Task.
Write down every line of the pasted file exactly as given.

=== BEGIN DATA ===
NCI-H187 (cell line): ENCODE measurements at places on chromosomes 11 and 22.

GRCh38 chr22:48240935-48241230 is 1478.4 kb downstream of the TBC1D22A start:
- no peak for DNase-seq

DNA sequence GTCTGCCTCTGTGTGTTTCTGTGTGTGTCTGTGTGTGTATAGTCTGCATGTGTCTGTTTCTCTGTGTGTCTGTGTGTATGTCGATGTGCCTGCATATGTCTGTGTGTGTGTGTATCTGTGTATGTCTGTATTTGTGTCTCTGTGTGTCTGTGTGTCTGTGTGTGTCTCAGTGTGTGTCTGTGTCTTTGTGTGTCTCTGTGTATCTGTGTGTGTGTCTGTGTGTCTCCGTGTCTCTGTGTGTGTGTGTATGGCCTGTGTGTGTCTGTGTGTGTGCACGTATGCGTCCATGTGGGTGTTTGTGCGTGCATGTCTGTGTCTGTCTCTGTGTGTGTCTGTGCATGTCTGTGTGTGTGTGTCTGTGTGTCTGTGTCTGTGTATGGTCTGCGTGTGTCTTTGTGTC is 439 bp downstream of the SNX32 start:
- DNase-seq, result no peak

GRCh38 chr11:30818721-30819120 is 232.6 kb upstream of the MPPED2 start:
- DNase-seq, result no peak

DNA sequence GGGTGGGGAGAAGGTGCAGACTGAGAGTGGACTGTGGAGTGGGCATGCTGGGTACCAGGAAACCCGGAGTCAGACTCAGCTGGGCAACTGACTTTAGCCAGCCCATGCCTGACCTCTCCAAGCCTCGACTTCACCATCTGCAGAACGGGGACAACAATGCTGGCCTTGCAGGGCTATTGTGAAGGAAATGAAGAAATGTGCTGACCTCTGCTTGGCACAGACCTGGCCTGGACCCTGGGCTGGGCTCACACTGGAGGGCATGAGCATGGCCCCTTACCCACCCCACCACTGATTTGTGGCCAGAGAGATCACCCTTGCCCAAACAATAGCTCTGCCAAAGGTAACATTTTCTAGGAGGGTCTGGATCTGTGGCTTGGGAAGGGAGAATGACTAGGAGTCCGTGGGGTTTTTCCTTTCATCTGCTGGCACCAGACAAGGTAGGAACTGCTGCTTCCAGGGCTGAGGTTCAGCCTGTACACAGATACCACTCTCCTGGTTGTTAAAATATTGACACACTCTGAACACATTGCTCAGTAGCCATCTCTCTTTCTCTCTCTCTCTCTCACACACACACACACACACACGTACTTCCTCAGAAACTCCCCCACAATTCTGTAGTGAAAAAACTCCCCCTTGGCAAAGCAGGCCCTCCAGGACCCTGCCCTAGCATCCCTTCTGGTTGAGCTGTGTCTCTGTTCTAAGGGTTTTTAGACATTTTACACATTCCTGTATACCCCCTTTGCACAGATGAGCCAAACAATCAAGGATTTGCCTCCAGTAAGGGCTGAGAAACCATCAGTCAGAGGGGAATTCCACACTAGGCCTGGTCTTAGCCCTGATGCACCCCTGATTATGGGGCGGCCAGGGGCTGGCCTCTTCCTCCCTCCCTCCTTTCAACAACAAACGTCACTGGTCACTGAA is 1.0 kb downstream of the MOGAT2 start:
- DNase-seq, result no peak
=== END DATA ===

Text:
NCI-H187 (cell line): ENCODE measurements at places on chromosomes 11 and 22.

GRCh38 chr22:48240935-48241230 is 1478.4 kb downstream of the TBC1D22A start:
- no peak for DNase-seq

DNA sequence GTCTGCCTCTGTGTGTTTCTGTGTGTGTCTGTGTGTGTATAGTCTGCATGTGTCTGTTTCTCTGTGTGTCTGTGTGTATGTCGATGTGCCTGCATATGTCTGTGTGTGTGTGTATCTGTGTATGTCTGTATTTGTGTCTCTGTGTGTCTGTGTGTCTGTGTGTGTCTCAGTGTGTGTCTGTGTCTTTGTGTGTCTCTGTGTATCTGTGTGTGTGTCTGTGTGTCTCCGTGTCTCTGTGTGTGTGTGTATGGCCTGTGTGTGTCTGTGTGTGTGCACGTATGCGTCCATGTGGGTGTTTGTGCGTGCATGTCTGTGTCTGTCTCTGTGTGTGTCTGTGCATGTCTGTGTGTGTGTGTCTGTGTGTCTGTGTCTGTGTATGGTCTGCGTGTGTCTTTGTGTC is 439 bp downstream of the SNX32 start:
- DNase-seq, result no peak

GRCh38 chr11:30818721-30819120 is 232.6 kb upstream of the MPPED2 start:
- DNase-seq, result no peak

DNA sequence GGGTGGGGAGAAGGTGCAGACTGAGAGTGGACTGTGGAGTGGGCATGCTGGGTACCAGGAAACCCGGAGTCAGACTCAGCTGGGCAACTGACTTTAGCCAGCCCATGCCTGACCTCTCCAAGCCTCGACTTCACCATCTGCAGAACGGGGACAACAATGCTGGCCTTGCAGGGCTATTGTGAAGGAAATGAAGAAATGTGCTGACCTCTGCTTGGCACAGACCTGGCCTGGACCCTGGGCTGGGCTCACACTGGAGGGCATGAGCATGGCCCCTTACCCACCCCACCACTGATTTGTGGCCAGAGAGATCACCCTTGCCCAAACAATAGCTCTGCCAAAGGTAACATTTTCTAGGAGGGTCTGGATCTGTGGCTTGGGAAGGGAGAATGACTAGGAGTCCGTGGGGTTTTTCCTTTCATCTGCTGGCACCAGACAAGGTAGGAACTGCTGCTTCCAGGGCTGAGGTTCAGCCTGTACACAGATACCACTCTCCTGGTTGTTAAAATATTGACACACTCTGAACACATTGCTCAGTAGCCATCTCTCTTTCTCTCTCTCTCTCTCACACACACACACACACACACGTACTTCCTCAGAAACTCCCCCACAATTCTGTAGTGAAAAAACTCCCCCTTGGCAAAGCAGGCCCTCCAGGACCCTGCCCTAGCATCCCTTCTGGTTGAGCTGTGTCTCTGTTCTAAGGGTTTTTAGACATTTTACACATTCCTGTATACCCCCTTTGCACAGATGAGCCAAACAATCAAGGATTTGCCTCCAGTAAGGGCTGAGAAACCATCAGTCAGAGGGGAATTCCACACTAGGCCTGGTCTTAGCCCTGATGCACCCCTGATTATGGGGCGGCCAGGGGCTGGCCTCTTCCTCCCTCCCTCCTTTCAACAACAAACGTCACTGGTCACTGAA is 1.0 kb downstream of the MOGAT2 start:
- DNase-seq, result no peak